IBA Sends in Co-hosts to Look Over Neubach's Right Shoulder

A group of protesters have been demonstrating outside Israel Radio's Tel Aviv offices all week.

Despite the growing protest of Israel Radio's staff, Keren Neubach will not be hosting her popular "Seder Yom" program on the Reshet Bet radio station alone this morning. As on every other morning this week, she is to be joined by a rightist co-host. On Thursday, it will be satirist Meir Uziel, who also co-hosted the show on Wednesday.

The Jerusalem Journalists Association on Wednesday canceled the broadcast of the show's second hour, from 9 A.M. to 10 A.M., in protest of several recent moves to restrict and "gag" IBA staff. Demonstrations and show cancelations are expected on Thursday too. A group of protesters have been demonstrating outside Israel Radio's Tel Aviv offices all week.

Since Sunday, the Israel Broadcasting Authority has placed a co-host beside Neubach. The change was intended "to diversify the broadcasts and increase the listening figures to morning programs," IBA said. But authority officials admitted behind the scenes that the purpose was to "balance" the show, which they said "is driven by a one-sided agenda."

Rightist columnist Menachem Ben, Dr. Mordechai Kedar, a lecturer, writer for Makor Rishon and a member of Habayit Hayehudi party and Uziel have co-hosted the show this week.

Rightist journalists Amnon Lord and Uri Elitzur, who were also asked to co-host the show, firmly refused to be "the program's rightist kashrut supervisors," as they put it.

Kedar told Haaretz after co-hosting the show on Tuesday that he thought he was supposed to comment on Middle East and Syrian affairs. "They committed an obscene act," he said, referring to the management.

Senior IBA staff members were angry at the changes, which were made without consulting the show's staff and without holding any pilot shows.

"It's an attempt to push Neubach out," one senior official said. "The move was apparently due to political pressures on the IBA to harm the program, because it deals with social and economic issues in a critical way."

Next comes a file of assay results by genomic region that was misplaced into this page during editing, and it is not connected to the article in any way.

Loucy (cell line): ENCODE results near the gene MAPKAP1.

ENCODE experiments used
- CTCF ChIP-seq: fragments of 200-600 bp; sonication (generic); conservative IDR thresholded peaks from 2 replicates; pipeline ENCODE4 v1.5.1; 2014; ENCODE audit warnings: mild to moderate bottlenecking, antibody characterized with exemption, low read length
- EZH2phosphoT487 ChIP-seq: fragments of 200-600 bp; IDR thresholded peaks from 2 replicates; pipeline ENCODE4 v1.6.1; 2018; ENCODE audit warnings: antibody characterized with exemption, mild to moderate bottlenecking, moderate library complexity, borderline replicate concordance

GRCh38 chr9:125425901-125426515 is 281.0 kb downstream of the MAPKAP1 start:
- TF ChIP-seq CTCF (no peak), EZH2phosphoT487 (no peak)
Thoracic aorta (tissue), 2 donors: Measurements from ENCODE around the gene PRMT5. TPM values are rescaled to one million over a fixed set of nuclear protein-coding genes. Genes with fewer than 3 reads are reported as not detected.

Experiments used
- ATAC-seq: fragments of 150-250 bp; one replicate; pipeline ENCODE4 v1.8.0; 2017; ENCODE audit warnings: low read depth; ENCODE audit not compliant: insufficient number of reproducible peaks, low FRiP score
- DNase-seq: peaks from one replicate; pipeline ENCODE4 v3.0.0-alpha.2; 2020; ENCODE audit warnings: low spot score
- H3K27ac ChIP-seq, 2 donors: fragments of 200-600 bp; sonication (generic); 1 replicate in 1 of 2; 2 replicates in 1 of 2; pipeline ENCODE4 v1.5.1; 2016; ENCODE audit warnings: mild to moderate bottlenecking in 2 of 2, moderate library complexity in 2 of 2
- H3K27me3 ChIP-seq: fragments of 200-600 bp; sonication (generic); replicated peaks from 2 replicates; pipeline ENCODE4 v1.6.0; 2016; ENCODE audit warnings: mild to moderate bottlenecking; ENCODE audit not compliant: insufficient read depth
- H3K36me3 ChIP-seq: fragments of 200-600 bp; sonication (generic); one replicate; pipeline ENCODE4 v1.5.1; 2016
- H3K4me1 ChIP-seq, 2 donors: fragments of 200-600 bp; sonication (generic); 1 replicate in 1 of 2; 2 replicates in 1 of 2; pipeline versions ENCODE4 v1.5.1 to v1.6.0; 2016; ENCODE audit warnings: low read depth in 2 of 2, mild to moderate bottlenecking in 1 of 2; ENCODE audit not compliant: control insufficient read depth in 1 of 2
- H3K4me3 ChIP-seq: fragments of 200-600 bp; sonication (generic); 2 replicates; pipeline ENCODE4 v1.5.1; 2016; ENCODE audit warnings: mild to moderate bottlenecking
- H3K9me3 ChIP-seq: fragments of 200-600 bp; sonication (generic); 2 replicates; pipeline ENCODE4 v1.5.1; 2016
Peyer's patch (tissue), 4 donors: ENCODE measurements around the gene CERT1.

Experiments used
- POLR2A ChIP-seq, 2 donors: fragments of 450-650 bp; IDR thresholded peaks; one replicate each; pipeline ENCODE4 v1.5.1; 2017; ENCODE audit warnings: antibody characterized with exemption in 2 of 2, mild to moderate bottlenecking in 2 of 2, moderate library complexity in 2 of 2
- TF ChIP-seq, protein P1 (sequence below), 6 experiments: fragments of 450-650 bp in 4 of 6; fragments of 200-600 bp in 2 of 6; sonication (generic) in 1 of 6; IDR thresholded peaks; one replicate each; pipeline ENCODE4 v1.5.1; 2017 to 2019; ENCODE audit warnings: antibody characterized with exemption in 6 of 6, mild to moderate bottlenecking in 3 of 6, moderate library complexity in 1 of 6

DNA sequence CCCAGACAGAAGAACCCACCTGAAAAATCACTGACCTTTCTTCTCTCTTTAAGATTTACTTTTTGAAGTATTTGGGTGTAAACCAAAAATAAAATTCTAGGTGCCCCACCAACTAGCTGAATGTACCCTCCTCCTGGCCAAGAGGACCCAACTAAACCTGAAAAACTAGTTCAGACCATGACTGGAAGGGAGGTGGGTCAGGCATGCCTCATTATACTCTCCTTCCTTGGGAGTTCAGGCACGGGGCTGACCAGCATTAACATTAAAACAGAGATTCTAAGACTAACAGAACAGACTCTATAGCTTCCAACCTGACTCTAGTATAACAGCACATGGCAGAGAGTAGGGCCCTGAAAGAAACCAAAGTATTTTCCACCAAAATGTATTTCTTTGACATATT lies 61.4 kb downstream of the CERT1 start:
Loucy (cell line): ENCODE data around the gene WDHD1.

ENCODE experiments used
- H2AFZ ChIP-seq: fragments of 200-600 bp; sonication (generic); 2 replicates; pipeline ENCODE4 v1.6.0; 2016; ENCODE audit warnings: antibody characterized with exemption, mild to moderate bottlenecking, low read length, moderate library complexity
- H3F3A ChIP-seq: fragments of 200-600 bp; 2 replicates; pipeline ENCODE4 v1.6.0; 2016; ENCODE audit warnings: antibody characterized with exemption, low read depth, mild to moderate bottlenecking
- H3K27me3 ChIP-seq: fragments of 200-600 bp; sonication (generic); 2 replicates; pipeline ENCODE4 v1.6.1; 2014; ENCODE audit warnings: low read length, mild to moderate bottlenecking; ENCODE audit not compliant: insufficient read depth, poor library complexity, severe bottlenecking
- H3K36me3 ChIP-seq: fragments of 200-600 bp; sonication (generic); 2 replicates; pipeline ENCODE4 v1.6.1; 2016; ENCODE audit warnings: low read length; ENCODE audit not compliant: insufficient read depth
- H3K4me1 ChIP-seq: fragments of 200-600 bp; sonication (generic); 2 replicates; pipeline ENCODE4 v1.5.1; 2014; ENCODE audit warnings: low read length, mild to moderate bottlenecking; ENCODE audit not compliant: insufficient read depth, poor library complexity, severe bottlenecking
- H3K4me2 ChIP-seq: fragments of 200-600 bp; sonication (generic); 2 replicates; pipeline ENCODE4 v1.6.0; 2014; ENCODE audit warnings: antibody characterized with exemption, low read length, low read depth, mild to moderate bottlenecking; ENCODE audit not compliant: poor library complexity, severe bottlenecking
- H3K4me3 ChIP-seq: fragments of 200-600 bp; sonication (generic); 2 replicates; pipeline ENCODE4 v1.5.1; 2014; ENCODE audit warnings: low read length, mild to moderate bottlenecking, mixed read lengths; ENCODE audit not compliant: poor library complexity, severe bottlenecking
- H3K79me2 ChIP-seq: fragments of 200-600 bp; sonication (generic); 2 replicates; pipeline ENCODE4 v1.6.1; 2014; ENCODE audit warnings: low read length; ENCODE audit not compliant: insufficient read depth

IBA workers say this is one of several moves intended to "settle the score" with people who were appointed by the previous IBA management.

The planned reform in the IBA, in which the Prime Minister's Office will have a significant role in overseeing broadcasts, is to be signed in the next two weeks. Since the current management's appointed director general Yoni Ben Menachem and Israel Radio manager Michael Miro, the workers' fears have increased. It started with the attempt to cancel the personal statement hosts used to make at the opening of current affairs programs. Several reporters and editors were moved to different programs and analysts' personal comments in Friday's midday news broadcast were canceled. The management refused to appoint a permanent host for the popular "Hakol Diburim" show and restrictions were imposed on covering the social protest last summer.

Neubach herself, who has won a number of prizes for her journalistic work and much praise for her program and critical social commentary, was the target of several moves by the IBA's new management. She was removed from hosting the television program "Mabat Sheni" and an attempt was made to fire her radio show's editor, Mirit Hoshmand.

The journalists' association said the radio management's moves have harmed broadcasts. "Imposing co-hosts ostensibly to 'balance' 'Seder Yom' is a farce incarnate. The co-hosts were foisted on Neubach without coordination or any justification," the statement said.

Knesset members from left and right have slammed the goings on in Israel Radio.

"They keep balancing our shows with rightist people. Why don't they balance us with anyone from the left?" asked a senior IBA worker. "Why don't they appoint a co-host to Judy Nir Moses Shalom, or Miro's shows?" [The two voice their personal opinions on their shows.]

"Now it is clear to all that these people [the management] are petty politicians, whose considerations are not journalistic. The latest steps reflect politicization and lack of professionalism. These are people who cannot bear to hear different opinions," a senior staff member said.

IBA commented: "Reshet Bet is bound to preserve a balance according to the authority's ethics code ... all claims of political interests are a spin of interested parties trying to undermine the radio managers' success, as reflected in the last TGI survey showing an increased listening rate."

"Adding co-hosts is an acceptable radio practice in the past 20 years. The claim that a pilot program is needed is a spin by interested parties ... appointing guest hosts is a managerial prerogative."